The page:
Behind the scenes

UK quietly restricted Covid medicine exports to EU

Around 100 medications banned from export amid criticism of EU vaccine threats

The government last year placed export restrictions on medicines that could be used to treat Covid-19, despite criticising the EU for considering its own controls on vaccines produced on the continent.

Exports of around 100 drugs that have been suggested as possible treatments were banned because they “are needed for UK patients”, Politico reports.

Analysis by the news site found that the government “imposed controls on the export of over 170 medicines to other countries” since March last year.

Two of the most recent additions to the list, added in November last year, were dabigatran etexilate, a blood thinner used on some coronavirus patients, and semaglutide, which doctors believe could help ease the impact of Covid-19 on patients’ hearts. The list also includes flu vaccines and a “host of medicines associated with intensive care and long periods of intubation”, the site adds

The Department of Health and Social Care said that medicines “manufactured and intended for markets abroad are not subject to the export restrictions”.

“We have restricted the exporting and hoarding [of] medicines that have been placed on the market in the UK for UK patients to ensure the uninterrupted supply for NHS patients,” it added. “If medicines in the UK may be needed by our patients, they should not be diverted to other countries for financial gain.”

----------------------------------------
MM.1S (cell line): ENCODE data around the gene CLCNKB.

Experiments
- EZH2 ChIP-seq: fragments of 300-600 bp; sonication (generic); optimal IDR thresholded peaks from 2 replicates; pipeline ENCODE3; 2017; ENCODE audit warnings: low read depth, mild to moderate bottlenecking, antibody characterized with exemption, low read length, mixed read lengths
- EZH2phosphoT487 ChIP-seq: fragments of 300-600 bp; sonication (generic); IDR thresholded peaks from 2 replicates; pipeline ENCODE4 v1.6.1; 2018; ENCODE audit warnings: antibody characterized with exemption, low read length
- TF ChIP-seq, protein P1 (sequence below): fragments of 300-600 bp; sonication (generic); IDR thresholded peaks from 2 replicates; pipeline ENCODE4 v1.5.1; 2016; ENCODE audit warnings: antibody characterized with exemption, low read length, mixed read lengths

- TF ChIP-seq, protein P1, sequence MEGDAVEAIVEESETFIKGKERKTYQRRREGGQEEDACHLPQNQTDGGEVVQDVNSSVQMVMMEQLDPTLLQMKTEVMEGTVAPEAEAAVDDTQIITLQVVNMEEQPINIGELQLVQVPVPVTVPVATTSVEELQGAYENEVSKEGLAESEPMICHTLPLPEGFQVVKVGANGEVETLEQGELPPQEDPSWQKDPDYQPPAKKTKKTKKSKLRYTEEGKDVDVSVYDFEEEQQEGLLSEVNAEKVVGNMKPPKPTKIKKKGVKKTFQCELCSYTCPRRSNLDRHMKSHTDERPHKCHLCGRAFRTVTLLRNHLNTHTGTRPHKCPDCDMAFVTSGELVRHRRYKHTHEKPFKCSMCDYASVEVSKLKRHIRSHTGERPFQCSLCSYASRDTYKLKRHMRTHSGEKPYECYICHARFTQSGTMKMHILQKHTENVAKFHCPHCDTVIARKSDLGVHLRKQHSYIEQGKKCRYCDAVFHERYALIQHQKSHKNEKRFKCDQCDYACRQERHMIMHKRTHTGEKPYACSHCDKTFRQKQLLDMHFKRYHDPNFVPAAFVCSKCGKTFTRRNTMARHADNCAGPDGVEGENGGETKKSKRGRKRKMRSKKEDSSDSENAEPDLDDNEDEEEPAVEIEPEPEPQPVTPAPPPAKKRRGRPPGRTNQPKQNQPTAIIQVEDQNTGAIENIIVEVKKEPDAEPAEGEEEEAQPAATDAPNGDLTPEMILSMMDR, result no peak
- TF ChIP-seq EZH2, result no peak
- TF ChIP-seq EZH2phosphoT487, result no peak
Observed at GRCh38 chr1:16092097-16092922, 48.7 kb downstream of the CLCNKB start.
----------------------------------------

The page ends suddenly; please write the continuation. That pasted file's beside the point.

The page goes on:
Boris Johnson this week attacked the EU amid reports that the bloc was considering imposing export controls on the Pfizer Covid vaccine produced in Belgium. The prime minister said he strongly opposed “restrictions on the supply of drugs across borders” and “restrictions on vaccines or their ingredients across borders”.

The EU export restrictions were mooted after AstraZeneca said it would not be able to deliver on a “three-digit million-euro” contract to reserve 300 million vaccine doses to the bloc. The pharmaceutical giant’s CEO Pascal Soriot has moved to defend the company’s rollout of the vaccine in the EU, describing its member states as “aggravated” and “emotional”.

However, there are signs that relations are thawing. After a crisis meeting held yesterday, described by both as “constructive”, EU Health Minister Stella Kyriakides said the pair “will work with the company to find solutions and deliver vaccines rapidly”.

Recommended

Covid-19: everything you need to know about coronavirus
coronavirus.jpg
Coronavirus

Covid-19: everything you need to know about coronavirus

Indian Wells tennis cancelled - is Wimbledon in danger?
Novak Djokovic kisses the winner’s trophy after beating Roger Federer in the Wimbledon final
In Brief

Indian Wells tennis cancelled - is Wimbledon in danger?

How many people need to be vaccinated against Covid to get life back to normal?
Margaret Keenan becomes the first patient in the UK to receive the Pfizer/BioNtech vaccine
In Focus

How many people need to be vaccinated against Covid to get life back to normal?

Global Covid pandemic responses have made other diseases worse
NHS staff treat a Covid patient in intensive care at Frimley Park Hospital, Surrey
In Depth

Global Covid pandemic responses have made other diseases worse

Popular articles

Ten Things You Need to Know Today: 26 Feb 2021
10 Downing Street
Daily Briefing

Ten Things You Need to Know Today: 26 Feb 2021

Best TV crime dramas to watch in 2021
Line of Duty series six returns to BBC One in 2021
In Depth

Best TV crime dramas to watch in 2021

Budget predictions: what will Rishi Sunak announce?
Chancellor of the Exchequer Rishi Sunak poses with the Budget Box outside 11 Downing Street
Why we’re talking about . . .

Budget predictions: what will Rishi Sunak announce?